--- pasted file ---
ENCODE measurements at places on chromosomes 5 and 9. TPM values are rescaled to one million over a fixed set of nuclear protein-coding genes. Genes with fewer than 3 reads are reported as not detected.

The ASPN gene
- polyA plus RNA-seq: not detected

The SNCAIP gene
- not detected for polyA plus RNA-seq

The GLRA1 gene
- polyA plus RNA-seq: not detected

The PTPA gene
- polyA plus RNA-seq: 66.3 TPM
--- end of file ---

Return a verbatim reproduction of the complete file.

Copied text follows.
ENCODE measurements at places on chromosomes 5 and 9. TPM values are rescaled to one million over a fixed set of nuclear protein-coding genes. Genes with fewer than 3 reads are reported as not detected.

The ASPN gene
- polyA plus RNA-seq: not detected

The SNCAIP gene
- not detected for polyA plus RNA-seq

The GLRA1 gene
- polyA plus RNA-seq: not detected

The PTPA gene
- polyA plus RNA-seq: 66.3 TPM